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Vancouver Canucks goalie Cory Schneider makes a gove save against the Los Angeles Kings in the second period during Game 4 in Los Angeles, California April 18, 2012.


It was the hardest decision the Vancouver Canucks coaches have made during the six-season tenure of Alain Vigneault, anointing the ascension of Cory Schneider and the end of Roberto Luongo's reign.

Facing the humiliation of a first-round sweep, head coach Vigneault and other key Canucks personnel decided to bench Luongo and start backup Schneider in a must-win Game 4 on the road against the Los Angeles Kings.

"You have no idea how incredibly difficult that is, because of the amount of respect that we have for Roberto, not only as goalie and a professional, but as a man," Canucks associate coach Rick Bowness said on Thursday. "That's probably the most difficult decision Alain's had to make in our tenure here."

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The call, an aggressive gamble based on Schneider's sterling performances this season, worked. The repercussions, for Vancouver, are vast. Schneider, who also played in Game 3, is the likely starter for Game 5 on Sunday, though the decision has not been made public. It also likely leaves Luongo on the bench, again, watching playoff hockey for a third successive game.

And, now, it even appears he could be on the trading block some day. Speculation on Thursday seemed certain the Canucks would seek to trade Luongo in the off-season. How that unfolds is unclear, with Luongo's giant contract and the goaltender dictating any destination (he has a no-trade clause).

In the meantime, though, Bowness on Thursday spoke about how hard Luongo's ride in Vancouver, especially recently, has been. Welcomed in 2006 as a hero, fans eventually soured to the point of widespread disgust. During practice several weeks ago, Bowness skated up to the netminder to offer a bit of empathy.

"I said, 'Man, I know I've got thick skin, but I can't believe what you go through around here.'"

Thursday was an off-day for most of the Canucks after flying home late Wednesday night. Bowness, who joined the team for 2006-07 when Vigneault was hired as coach, spoke in place of Vigneault. Daniel Sedin was the only player available.

Luongo was not seen, nor was Schneider.

Sedin, while saluting both of Vancouver's goaltenders, acknowledged Schneider's "calming influence" on the rest of the team.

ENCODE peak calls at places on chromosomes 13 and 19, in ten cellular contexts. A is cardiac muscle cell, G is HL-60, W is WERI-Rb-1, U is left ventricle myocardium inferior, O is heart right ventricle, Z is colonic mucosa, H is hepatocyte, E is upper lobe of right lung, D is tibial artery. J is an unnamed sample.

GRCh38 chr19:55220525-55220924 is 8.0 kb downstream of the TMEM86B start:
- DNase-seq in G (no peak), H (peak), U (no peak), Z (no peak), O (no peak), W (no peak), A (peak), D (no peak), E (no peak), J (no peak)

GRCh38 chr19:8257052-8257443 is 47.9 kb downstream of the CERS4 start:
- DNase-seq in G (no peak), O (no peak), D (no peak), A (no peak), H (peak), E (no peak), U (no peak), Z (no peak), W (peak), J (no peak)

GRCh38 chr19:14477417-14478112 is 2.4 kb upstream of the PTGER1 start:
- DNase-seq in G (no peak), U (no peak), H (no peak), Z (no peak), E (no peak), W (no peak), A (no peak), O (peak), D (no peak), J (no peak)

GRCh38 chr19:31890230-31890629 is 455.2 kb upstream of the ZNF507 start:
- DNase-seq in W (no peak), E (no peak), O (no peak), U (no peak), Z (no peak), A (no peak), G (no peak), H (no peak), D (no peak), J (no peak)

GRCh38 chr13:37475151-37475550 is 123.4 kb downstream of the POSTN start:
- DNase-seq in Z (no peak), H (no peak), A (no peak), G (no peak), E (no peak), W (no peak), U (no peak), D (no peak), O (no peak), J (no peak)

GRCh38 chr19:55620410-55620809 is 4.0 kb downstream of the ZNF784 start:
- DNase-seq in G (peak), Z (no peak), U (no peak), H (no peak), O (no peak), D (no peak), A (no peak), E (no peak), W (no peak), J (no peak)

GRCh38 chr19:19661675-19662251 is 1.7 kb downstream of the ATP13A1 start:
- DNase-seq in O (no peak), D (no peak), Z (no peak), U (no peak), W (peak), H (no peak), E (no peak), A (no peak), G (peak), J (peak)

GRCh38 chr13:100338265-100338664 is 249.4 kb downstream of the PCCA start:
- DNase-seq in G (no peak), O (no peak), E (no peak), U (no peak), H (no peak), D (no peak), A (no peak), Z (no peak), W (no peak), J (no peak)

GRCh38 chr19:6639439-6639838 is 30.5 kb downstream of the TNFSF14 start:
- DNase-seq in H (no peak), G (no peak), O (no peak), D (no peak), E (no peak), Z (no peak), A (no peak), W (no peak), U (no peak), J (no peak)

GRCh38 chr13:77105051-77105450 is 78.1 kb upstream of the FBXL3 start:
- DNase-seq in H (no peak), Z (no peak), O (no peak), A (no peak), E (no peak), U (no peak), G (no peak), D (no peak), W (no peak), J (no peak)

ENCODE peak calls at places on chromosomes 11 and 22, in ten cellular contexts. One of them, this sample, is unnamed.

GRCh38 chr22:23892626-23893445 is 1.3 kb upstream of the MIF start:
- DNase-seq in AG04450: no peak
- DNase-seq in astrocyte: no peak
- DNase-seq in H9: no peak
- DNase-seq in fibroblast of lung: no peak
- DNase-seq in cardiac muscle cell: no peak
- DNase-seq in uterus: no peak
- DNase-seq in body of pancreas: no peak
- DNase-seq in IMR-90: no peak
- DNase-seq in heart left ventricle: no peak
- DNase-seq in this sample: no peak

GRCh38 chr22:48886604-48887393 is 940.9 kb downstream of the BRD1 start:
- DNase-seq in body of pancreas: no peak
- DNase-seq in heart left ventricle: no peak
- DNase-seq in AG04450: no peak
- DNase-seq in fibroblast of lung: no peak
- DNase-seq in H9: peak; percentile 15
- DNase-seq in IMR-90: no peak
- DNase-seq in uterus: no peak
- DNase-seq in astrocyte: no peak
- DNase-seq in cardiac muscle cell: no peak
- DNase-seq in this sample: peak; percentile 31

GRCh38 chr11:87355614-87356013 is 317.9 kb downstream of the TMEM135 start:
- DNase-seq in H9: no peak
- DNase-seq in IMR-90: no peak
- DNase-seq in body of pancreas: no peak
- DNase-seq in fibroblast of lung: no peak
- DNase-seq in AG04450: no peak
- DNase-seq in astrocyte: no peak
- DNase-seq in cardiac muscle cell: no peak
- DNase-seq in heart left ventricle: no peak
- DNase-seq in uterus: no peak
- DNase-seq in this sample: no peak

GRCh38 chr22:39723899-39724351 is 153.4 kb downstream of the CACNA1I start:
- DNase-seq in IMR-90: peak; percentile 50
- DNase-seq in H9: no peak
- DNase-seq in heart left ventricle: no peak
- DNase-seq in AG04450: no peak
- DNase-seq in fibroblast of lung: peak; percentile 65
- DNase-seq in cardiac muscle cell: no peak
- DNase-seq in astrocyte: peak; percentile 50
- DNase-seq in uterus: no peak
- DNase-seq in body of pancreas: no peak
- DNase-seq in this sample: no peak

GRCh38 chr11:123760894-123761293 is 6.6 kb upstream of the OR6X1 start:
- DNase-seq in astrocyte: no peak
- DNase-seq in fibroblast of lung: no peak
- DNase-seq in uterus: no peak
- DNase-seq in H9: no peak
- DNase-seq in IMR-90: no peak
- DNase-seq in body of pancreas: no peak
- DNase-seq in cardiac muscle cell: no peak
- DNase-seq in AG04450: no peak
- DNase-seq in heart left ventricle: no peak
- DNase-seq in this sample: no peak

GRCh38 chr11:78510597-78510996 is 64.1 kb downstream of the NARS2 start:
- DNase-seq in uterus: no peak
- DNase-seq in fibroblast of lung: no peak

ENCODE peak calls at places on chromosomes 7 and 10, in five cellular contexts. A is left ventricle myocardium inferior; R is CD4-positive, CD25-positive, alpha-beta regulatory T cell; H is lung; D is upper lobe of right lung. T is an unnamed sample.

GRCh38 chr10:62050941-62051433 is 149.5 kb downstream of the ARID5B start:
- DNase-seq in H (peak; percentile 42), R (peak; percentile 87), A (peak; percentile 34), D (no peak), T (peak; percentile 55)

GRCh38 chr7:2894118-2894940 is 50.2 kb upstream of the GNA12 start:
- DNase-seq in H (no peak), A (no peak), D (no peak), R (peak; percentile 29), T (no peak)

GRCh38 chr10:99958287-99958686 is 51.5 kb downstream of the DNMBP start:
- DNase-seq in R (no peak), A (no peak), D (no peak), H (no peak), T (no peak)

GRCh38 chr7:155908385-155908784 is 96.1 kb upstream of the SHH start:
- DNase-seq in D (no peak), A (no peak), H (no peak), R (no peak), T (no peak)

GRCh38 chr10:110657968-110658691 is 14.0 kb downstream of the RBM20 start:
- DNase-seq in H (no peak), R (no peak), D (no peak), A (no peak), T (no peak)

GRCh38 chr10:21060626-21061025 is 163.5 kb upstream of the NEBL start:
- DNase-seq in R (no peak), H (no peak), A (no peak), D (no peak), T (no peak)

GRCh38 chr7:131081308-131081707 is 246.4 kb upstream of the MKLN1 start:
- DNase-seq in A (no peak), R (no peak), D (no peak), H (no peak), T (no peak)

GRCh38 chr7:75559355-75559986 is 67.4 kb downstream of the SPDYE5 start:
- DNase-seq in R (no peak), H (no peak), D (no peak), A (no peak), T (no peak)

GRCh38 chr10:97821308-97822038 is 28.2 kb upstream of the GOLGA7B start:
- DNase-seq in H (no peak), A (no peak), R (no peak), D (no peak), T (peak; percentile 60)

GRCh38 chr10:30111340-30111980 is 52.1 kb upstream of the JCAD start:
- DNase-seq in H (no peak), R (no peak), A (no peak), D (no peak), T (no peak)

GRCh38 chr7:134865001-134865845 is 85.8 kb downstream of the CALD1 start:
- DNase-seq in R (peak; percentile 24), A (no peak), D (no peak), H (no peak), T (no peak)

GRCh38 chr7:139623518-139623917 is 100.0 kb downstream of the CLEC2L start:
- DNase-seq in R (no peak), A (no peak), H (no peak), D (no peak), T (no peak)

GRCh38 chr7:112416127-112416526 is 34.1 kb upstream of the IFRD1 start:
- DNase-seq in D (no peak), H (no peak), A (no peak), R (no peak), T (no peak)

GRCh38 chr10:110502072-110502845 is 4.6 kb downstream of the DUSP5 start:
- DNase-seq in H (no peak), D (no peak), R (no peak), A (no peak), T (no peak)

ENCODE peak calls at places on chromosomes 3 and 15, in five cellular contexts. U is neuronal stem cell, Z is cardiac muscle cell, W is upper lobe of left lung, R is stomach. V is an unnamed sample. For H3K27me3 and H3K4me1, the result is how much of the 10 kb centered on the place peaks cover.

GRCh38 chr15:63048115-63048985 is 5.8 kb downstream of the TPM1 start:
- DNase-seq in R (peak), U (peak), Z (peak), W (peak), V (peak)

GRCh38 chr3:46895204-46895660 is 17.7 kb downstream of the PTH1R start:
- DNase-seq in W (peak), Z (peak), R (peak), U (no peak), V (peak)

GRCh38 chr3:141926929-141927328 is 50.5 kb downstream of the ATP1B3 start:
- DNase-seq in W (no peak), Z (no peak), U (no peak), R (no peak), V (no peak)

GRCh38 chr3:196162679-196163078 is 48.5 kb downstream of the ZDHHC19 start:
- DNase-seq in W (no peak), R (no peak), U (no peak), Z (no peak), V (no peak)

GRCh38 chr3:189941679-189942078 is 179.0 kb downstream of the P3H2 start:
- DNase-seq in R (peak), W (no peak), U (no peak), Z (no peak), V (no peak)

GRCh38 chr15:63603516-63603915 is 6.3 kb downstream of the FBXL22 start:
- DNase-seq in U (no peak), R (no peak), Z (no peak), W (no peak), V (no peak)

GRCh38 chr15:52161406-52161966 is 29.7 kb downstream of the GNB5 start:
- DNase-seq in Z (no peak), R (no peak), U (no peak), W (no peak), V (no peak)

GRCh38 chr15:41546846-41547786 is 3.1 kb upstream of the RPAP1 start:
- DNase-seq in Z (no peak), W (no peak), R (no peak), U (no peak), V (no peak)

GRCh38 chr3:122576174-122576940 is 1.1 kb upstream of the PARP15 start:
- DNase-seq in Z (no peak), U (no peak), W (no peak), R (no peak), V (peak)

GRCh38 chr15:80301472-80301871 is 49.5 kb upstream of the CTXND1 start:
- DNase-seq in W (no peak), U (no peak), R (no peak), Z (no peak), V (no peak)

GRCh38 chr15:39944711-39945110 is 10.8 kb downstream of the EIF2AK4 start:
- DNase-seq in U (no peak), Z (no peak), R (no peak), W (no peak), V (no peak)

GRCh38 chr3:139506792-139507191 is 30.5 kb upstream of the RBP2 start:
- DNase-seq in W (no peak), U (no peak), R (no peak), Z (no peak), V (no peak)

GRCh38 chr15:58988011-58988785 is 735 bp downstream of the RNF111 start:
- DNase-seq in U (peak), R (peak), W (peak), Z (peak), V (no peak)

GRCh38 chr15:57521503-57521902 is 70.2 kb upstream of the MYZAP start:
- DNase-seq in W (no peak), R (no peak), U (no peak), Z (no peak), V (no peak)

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The 26-year-old Schneider, in the biggest start of his career Wednesday, saved the Canucks' season. Los Angeles immediately blasted hard at Vancouver, led by a driving fore-check that stoked Canucks disarray, and the Kings quickly went up 1-0. It was the only marker Schneider would give up, stopping 43 shots by night's end.

"In a game we had to win, all the momentum early was on their [the Kings]side," Bowness said. "And Schneids gave us the opportunity to win the game. He kept us in there until we found our game, until we got some jump back, got some rhythm and some flow into our game. That's what he did for us. His impact was immediate."

Vancouver still faces a steep climb. Down 3-1 in the series, the Canucks odds' are only slightly better than when they were down 3-0. In pro hockey, baseball, and basketball, just four of 297 teams (1.3 per cent) have come back from three down in a playoff series, according to Of 3-1 series, 43 teams out of 531 have come back, less than one out of 10 or 8.1 per cent.

The re-emergence of Sedin, the star scorer out for nearly a month because of concussion, has buoyed the squad and makes the extremely unlikely a bit more possible. It certainly helped the comatose power play, which managed crucial goals in the second and third periods.

Sedin on Thursday said the series changed in Game 3, when the Canucks played well but lost. He took no credit for being a force to change the series. During the Canucks' lousy first period on Wednesday, Sedin was part of the problems.

But as the team came alive, Sedin was crucial, a leader who brought rhythm to what had been discord. He led the team in shot attempts, 11, and displayed tremendous fitness for a man out of the NHL for 28 days, playing 19 minutes 33 series, the second-most among Vancouver forwards (nine seconds less than twin Henrik).

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On Thursday, Sedin skated during a light practice with a group of nine other Canucks, mostly players not in the regular lineup. He wasn't happy with his slow start Wednesday night but said his head – the concussion – was never a problem.

The problem is being down 3-1 to a team with an amazing defence and goaltender.

"I like their chances better than ours – but we'll take it game by game," Sedin said. "We're still alive. We're going to play on Sunday. That's all we know right now."

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About the Author
National correspondent, Vancouver bureau

David Ebner is a national correspondent based in Vancouver. He joined The Globe and Mail in 2000 and worked in Toronto and Calgary before moving to Vancouver in 2008. He has reported on a wide range of stories – business, politics, arts, crime – and has covered sports since 2012. More

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